My First AA Meeting… Scared to Death

door-church

 

The sounds of laughter trickled down the hall and up the stairs, carried on the currents of coffee and lingering stale cigarette smoke. I stood at the top railing, peering down. There was no one was in sight, but I could hear them. I looked back behind me, through the double doors of the church. My parent’s minivan still there, parked. They would wait until I was done. There was no escape.

 

I Knew I Needed to Change Something…

As I descended down the stairs, a part of me wondered if maybe it was all just a misunderstanding. Perhaps I was lobbing sticks of dynamite at this little drink issue instead of using a fly swatter. I also knew the part of my brain, that got me into my mess, was also trying to weasel its way out. It was always looking for an angle. As my sweaty hands gripped the railing, I knew I needed to be at the meeting. I knew that I needed to change something. Deep down I was sure, that unless I tried something drastic, I would be back at the bottle. I was scared as hell.

 

I walked towards the room. There were two people greeting. They told me their names, and shook my trembling hand. They smiled. I didn’t want to smile. I hadn’t smiled in a very long time. There were posters on the walls. Strange slogans. A desk at the front with books and banners on it. And chairs. Lots of chairs. Trays of store-bought cookies and discarded swizzle sticks lay on the small stand near me. Did I have to pay for the treats here? I didn’t bring money. I wasn’t allowed to have anything more than change on me—my parent’s new rule for me. The coffee probably tasted like crap anyway.

 

I slumped into the seat at the back (“Relapse Row” as I later found out, the cute-but-cutting term for that part of the room). I sat and stared at my knees. Sweating, shaking, breathing shallow. My heart was pounding. My head was foggy. I couldn’t sit still. Maybe I would have a cookie. No. Yes. No. I got up. I sat back down. What time was it? When did this bloody thing start?

Cookie

With the Ringing of the Bell…

A person at the front rang a bell. The room became quiet. My mind did not remain quiet. The bell person said some things. Then a woman came up and said some more things. A quick prayer was said. I pulled at my arm hair. Then someone said they were handing out chips. What was a chip? Who cares? Then they asked if anyone was new. I was new. I didn’t want to go all the way up there. What would they think of me? Oh yes Paul, an alcoholic at a meeting of AA? I am sure they would think you were dandy. I raised my hand and shuffled up. Some people applauded. Why were they so happy about that?

 

Then a man spoke. The only part I heard, was when he said he had, at one point, planned to jump in front of a train. That’s what I wanted to do, so he got my attention. I didn’t hear the rest. During the break, a young guy sidled up to me. He told me that he had three months sober. I didn’t believe him. He talked about the meeting and I had no interest. I just wanted to jump out of my skin and not feel like I was crazy. I wanted the pain inside to go away. What could I do when every cell in my body felt like imploding and exploding at the same time? What was a damn chip going to do to help me?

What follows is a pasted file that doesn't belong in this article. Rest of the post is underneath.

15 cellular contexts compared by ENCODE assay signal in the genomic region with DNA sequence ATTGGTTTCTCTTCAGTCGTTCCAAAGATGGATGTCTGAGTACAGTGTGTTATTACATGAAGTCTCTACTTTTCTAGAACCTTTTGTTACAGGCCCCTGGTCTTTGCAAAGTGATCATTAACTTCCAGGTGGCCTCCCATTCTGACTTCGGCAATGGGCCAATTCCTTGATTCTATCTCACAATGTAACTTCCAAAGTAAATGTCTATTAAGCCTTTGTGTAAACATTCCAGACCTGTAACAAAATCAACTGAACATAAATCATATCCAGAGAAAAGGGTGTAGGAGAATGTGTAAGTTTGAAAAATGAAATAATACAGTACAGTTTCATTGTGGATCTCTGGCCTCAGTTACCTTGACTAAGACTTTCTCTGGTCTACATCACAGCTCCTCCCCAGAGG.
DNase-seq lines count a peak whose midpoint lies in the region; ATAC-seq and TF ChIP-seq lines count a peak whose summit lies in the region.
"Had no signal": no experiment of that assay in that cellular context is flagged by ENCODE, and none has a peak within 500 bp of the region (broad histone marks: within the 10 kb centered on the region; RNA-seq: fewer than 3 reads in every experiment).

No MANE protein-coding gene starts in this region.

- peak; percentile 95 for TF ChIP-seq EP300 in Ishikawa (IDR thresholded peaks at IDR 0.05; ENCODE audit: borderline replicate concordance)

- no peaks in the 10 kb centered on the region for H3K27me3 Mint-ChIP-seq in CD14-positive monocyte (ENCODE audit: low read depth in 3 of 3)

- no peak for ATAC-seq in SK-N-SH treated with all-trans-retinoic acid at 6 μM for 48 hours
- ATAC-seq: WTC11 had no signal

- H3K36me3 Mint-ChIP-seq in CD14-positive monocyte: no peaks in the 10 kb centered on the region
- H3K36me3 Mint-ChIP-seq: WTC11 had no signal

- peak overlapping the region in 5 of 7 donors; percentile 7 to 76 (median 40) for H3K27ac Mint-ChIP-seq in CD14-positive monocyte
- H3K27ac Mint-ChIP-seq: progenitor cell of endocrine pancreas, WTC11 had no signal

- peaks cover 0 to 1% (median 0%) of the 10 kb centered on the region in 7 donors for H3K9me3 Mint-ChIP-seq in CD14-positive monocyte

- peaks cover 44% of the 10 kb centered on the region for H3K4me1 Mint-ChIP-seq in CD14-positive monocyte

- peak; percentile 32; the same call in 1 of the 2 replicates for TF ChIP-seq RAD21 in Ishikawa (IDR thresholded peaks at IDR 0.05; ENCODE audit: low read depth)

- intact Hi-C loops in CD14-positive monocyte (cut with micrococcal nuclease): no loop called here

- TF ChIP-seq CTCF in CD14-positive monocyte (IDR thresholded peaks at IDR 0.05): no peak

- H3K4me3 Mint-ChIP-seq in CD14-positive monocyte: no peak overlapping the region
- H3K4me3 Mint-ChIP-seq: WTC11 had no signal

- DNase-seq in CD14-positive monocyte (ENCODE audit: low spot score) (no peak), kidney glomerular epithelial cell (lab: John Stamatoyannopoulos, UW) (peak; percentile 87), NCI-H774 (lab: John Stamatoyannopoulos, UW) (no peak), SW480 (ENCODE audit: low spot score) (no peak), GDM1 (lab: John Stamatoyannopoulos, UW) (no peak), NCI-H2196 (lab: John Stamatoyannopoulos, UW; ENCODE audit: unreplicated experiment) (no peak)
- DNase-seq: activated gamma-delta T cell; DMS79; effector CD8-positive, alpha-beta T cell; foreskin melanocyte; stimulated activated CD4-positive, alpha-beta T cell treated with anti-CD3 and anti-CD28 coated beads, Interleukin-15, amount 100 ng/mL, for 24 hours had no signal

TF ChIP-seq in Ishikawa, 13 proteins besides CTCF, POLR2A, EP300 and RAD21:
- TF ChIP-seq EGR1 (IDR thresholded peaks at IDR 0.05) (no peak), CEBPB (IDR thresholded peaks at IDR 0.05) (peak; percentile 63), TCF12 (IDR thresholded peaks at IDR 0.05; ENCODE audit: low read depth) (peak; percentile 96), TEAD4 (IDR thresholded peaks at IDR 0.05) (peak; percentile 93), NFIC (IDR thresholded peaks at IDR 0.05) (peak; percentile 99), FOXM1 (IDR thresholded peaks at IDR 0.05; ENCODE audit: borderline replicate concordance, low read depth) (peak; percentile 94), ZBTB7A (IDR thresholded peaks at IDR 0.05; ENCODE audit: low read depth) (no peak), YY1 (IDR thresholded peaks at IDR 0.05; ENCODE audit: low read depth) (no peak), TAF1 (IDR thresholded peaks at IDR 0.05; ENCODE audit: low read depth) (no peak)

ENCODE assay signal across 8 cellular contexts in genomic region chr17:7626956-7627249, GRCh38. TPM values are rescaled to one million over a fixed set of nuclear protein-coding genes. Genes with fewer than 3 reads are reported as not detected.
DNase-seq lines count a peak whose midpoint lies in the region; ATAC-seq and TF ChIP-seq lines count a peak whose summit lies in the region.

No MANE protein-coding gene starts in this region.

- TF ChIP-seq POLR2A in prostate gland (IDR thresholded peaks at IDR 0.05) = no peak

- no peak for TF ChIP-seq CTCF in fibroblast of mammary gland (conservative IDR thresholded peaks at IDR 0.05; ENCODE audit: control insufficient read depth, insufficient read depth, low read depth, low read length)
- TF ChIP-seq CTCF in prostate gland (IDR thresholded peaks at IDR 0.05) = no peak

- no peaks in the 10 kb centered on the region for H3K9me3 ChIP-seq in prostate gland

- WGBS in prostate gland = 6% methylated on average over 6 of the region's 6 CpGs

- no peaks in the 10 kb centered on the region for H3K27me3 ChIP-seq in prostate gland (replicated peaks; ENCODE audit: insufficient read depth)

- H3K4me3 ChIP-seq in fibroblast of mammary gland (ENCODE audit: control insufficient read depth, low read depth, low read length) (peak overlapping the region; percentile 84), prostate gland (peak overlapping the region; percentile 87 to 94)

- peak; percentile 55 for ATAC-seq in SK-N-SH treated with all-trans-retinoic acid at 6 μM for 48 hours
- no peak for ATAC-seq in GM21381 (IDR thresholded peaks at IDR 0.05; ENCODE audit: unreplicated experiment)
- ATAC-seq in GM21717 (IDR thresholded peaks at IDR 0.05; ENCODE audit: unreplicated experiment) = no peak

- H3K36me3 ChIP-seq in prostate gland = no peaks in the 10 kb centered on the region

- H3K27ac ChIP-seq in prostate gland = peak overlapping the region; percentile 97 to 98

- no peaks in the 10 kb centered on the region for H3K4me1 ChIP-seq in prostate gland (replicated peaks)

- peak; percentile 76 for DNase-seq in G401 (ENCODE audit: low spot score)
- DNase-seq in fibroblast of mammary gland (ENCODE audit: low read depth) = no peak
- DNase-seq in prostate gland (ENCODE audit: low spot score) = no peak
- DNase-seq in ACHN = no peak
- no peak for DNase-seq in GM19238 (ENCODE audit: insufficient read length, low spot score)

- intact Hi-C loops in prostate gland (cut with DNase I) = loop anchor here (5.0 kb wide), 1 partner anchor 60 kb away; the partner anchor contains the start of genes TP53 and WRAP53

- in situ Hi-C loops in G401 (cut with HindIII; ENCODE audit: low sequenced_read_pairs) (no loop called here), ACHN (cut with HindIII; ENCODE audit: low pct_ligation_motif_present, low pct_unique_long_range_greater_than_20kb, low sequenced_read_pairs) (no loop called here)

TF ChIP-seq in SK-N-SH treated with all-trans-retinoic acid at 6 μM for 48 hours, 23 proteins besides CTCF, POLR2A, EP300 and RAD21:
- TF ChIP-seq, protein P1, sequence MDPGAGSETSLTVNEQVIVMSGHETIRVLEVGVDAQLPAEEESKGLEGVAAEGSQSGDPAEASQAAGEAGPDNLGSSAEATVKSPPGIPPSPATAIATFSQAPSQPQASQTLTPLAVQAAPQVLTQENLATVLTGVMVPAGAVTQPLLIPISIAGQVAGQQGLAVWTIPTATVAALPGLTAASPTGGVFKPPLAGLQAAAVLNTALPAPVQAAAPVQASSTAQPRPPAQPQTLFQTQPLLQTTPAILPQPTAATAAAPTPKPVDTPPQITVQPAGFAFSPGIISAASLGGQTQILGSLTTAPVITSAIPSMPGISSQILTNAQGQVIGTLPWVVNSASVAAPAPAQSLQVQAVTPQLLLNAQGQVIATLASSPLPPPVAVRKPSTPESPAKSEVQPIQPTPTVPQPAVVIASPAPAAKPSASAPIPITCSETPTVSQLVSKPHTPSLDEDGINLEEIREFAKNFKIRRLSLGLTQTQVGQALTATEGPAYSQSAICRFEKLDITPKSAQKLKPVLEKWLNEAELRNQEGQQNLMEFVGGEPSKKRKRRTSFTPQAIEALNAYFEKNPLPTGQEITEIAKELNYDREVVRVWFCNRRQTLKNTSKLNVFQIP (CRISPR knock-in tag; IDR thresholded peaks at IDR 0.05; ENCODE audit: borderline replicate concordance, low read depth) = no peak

The Smallest Shadow of Connection…

As the meeting came to a close, and we all held hands to say a prayer, I felt the energy shift in the room. As reluctant as I was to be among these strangers, I felt the smallest shadow of camaraderie pass over my heart. Of connection. I wasn’t quite ready to embrace any one or any program, but I did feel the pull to embrace the willingness to be a part of something greater than myself. In that moment, I was no longer trembling. I was calm. It was a quick, sneak peek at serenity. I had taken a crack at that seemingly impenetrable sense of longing.

 

The prayer ended. We released our grips and people started to chat and laugh and congregate. The spell had been broken, and once again I felt alone in a sea of people. The smoke from the lightning strike dissipated. I took a deep breath and made my way out the door. I wouldn’t stay sober that week, but I instinctively knew that there was something in store for me. Something good. I knew there were people out there who knew joy from beyond the bottle and that I would be one of them one day. Until then, I had to find my own way. I would have to dig myself into a deeper hole until I bore through to the light.

 

I walked out the double doors and into my parent’s minivan They didn’t say anything. Neither did I. I closed the car door and we drove away. I held on to my chip like my life depended on it. There would be many more meetings…

 

 

 

 

get-help-footer-green

 

 

blank

Author Paul Silva is a writer, podcaster and blogger. He has been sober for 5 years and is very active in the online recovery community. He has written for blogs: Transformation is Real and Waking Up the Ghost and guest edits and serves as contributor for recovery ezine "TGIF". Paul is currently writing a book on spirituality and recovery. He is a professional chef, runs whenever he can and is a chocolate enthusiast. Paul lives in Toronto with his wife and two boys.